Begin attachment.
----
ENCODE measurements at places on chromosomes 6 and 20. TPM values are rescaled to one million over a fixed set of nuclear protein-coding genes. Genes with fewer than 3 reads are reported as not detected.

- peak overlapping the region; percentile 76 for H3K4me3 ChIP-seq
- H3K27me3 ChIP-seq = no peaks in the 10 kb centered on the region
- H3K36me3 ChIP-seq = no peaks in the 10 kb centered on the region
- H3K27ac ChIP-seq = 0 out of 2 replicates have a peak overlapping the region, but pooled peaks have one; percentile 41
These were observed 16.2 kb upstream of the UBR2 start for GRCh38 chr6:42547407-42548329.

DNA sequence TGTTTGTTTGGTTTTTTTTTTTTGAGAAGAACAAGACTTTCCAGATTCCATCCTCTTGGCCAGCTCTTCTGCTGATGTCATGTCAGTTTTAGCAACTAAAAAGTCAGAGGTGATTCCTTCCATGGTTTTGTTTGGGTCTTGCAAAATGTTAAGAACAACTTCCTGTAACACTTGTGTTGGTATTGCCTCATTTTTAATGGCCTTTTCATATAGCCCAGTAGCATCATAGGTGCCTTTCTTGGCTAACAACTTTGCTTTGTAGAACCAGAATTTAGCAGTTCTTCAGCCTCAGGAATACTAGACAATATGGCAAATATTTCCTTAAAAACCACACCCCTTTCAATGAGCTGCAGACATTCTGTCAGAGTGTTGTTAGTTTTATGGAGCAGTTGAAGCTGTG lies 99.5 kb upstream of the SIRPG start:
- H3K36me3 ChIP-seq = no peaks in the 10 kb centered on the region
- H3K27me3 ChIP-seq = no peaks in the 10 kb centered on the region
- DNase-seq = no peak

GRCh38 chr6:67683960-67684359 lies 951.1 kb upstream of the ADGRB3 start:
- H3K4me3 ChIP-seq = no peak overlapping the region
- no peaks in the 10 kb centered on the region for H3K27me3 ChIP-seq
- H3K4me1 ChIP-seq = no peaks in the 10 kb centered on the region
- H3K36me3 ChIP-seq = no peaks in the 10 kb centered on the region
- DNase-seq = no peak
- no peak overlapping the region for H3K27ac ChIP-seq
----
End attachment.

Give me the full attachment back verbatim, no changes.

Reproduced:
ENCODE measurements at places on chromosomes 6 and 20. TPM values are rescaled to one million over a fixed set of nuclear protein-coding genes. Genes with fewer than 3 reads are reported as not detected.

- peak overlapping the region; percentile 76 for H3K4me3 ChIP-seq
- H3K27me3 ChIP-seq = no peaks in the 10 kb centered on the region
- H3K36me3 ChIP-seq = no peaks in the 10 kb centered on the region
- H3K27ac ChIP-seq = 0 out of 2 replicates have a peak overlapping the region, but pooled peaks have one; percentile 41
These were observed 16.2 kb upstream of the UBR2 start for GRCh38 chr6:42547407-42548329.

DNA sequence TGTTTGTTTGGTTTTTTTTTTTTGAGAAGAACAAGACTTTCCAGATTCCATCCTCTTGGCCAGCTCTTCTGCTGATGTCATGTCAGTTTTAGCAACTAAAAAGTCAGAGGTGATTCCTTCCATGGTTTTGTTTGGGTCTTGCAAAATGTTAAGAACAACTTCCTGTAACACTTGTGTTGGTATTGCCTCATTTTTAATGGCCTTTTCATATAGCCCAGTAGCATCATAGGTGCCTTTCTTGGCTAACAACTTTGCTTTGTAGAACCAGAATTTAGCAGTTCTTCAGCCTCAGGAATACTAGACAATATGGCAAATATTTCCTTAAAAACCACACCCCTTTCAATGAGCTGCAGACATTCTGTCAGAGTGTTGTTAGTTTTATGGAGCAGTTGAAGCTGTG lies 99.5 kb upstream of the SIRPG start:
- H3K36me3 ChIP-seq = no peaks in the 10 kb centered on the region
- H3K27me3 ChIP-seq = no peaks in the 10 kb centered on the region
- DNase-seq = no peak

GRCh38 chr6:67683960-67684359 lies 951.1 kb upstream of the ADGRB3 start:
- H3K4me3 ChIP-seq = no peak overlapping the region
- no peaks in the 10 kb centered on the region for H3K27me3 ChIP-seq
- H3K4me1 ChIP-seq = no peaks in the 10 kb centered on the region
- H3K36me3 ChIP-seq = no peaks in the 10 kb centered on the region
- DNase-seq = no peak
- no peak overlapping the region for H3K27ac ChIP-seq